Meeseun: I was at the New Jersey Inked Out convention and I remember seeing you at our Painful Pleasures booth. I didn’t get a chance to actually watch you tattoo, but I remember there being a crowd while you worked. I was going to ask how you know when and where to end with geometric tattoos and where to pick it back up. It’s all intuitive.
Derek: Yeah, and that’s the awesome part. It just comes out of my head. It just flows. I guess some people can’t see that or come up with the idea on their own, but to me it’s like, what else is there? It’s a lot of fun. I like doing black and gray realism and new school designs, but what comes most to my mind are geometric sketch designs.
Meeseun: And you said you do dot-work, too. That’s pretty awesome.
Derek: Yes, and that kind of goes with geometric stuff where instead of doing a black solid fill, you can do a gradient based on dot-work.
Meeseun: Right. I haven’t found too many dot-work tattoo artists around here.
Derek: It’s getting more popular. Maybe not around here, but in the world.
Meeseun: Yeah, I forget which artist I found out about in South America because I was writing something up on them, and he had some really amazing dot-work designs. I mean, I can’t even imagine sitting for the duration of a tattoo like that.
Derek: You can actually do it pretty fast. If you check out this artist in Pittsburg, Nathan Mould – he does the dot-work sleeves and he’ll do it all in like a 10 hour sitting or so.
Meeseun: Oh wow. So let’s talk about how you got here. How did you come to be a resident tattoo artist and shop manager with Body Mod?
Derek: That all happened relatively recently. I had already been travelling to this area and picking up regular clients. I just got tired of the same old thing at my shop in West Virginia. It was going great money-wise and I had a decent clientele-base, but there wasn’t a big art scene there. There weren’t many other tattoo artists there that I could relate to or work with. There wasn’t anyone really trying to improve their career, travel, and just make a better art career out of tattooing, so I was getting burnt out being there. I was already doing guest spots up here in Baltimore/Annapolis, so I talked to Marc about managing the shop since I have a strong business management background.
Meeseun: You’re very well-rounded!
Meeseun: But I agree – you’re only as good as the people you surround yourself with, you want to be constantly inspired.
Derek: Yeah and you know, I traveled so much – like I was travelling once a month, sometimes twice a month for shows and it was so far from where I was. Being here, I can be in Brooklyn in about two and a half hours or something. Otherwise it was an eight or nine hour drive from West Virginia.
Derek: No I’m from Philadelphia/South Jersey. About 11 or 12 years ago, I bought a vacation house out in the mountains in the middle of nowhere and I ended up moving out there full time in 2008. Later that year was when I started to apprentice tattooing. I had to go down to Blacksburg, VA for that because there weren’t any shops nearby at the time. I would live there, except that with small towns and all, there are a lot of drugs, a lot of corruption. It’s not very exciting.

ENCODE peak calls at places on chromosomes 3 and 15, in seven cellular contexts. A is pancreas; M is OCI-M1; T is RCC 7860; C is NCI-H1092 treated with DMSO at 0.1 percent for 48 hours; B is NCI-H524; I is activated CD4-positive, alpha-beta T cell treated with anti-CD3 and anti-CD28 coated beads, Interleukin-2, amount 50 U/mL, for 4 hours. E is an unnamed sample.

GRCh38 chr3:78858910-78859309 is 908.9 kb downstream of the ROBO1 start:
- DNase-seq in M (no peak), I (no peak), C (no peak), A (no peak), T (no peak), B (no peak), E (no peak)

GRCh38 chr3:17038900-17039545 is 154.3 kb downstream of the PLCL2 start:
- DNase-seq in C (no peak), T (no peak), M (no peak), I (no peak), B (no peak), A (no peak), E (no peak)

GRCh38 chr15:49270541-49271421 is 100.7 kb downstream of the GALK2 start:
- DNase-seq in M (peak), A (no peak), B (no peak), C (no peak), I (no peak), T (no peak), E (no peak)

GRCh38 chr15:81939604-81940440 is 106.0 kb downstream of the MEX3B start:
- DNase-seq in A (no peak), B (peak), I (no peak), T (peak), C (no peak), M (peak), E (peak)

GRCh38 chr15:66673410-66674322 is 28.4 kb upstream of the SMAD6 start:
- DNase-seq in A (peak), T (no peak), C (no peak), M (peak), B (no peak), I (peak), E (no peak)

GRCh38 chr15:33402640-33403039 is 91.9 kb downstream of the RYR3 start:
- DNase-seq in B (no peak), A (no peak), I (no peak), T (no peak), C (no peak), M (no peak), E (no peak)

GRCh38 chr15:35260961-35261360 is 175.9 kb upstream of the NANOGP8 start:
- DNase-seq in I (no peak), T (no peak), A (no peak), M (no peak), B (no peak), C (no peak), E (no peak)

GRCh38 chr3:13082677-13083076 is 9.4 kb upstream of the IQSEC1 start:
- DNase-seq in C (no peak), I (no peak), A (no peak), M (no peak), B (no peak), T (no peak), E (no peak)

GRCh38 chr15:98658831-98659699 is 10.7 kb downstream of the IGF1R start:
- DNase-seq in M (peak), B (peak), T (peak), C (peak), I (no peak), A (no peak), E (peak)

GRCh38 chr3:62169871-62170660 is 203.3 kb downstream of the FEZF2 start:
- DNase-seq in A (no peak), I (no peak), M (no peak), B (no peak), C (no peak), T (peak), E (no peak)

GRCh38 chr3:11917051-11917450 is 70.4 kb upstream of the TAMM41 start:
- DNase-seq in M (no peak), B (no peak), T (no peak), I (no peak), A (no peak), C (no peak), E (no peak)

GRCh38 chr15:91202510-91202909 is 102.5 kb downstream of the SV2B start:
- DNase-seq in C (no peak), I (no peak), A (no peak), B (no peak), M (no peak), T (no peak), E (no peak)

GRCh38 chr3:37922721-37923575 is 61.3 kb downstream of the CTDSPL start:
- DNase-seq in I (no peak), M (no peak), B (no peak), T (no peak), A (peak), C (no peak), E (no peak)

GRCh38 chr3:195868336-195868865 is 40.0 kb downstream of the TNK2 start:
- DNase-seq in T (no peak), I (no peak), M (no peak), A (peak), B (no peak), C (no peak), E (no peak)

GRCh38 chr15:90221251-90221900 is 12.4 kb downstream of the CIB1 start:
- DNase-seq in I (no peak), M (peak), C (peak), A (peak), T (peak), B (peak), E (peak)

Meeseun: That’s understandable. So with the type of tattooing that you do, do you find that specific tools work better to your advantage?
Derek: Oh definitely. I have the Cheyenne Hawk. I’d say you have to use a rotary for that style if you want to move fast. I like the Hawk. It’s simple and it allows me to just focus on the art. I’m tattooing on skin but the machine is efficient, effective, and easy to use. It’s like using a marker on the wall.
Meeseun: How about types of ink? Do you find that certain ones are better?
Derek: I don’t know, I find that I’m always changing a little bit. I like the thinner inks that will go on a little bit faster and easier.
Meeseun: Which makes sense, because you want it to look fluid – like brush strokes.
Derek: Yeah, I try to get the stuff done as quickly and efficiently as possible. I usually try to attempt pretty large pieces in a single sitting so I try to work as fast as I can. Sometimes you can be tattooing somebody’s ribs so of course you want to be quick.
Meeseun: So are most of the pieces that you do on a larger scale?
Derek: Yeah, you’ll see it in my portfolio. There's one with the ants crawling up a band around the leg – that was done in a single six hour session and maybe another two hours later on to finish it up. But especially at conventions, I get pretty ambitious about getting everything done at once.
With tattoos becoming a more widely accepted visual representation of self, we get to have genuine artists that literally and figuratively leave a lasting impression with their work. A true artist thoroughly knows his medium and can expertly work it to create a visually aesthetic piece and Derek is certainly one among them. He has the ability to take a design that would look great on a canvas and apply it to the skin to a tee. See more of Derek’s work on his Artist’s Page at Body Mod, Instagram, and personal website. He works out of our Painful Pleasures studio, Body Mod, in Annapolis, MD and also travels to Brooklyn and Philadelphia often for guest spots. Fellow tattoo artists can shop for a tattoo machine like the Cheyenne Derek uses right here. Join me next month to catch up on my time with Ashley Reynolds, another talented tattoo artist from Body Mod and our first female featured guest!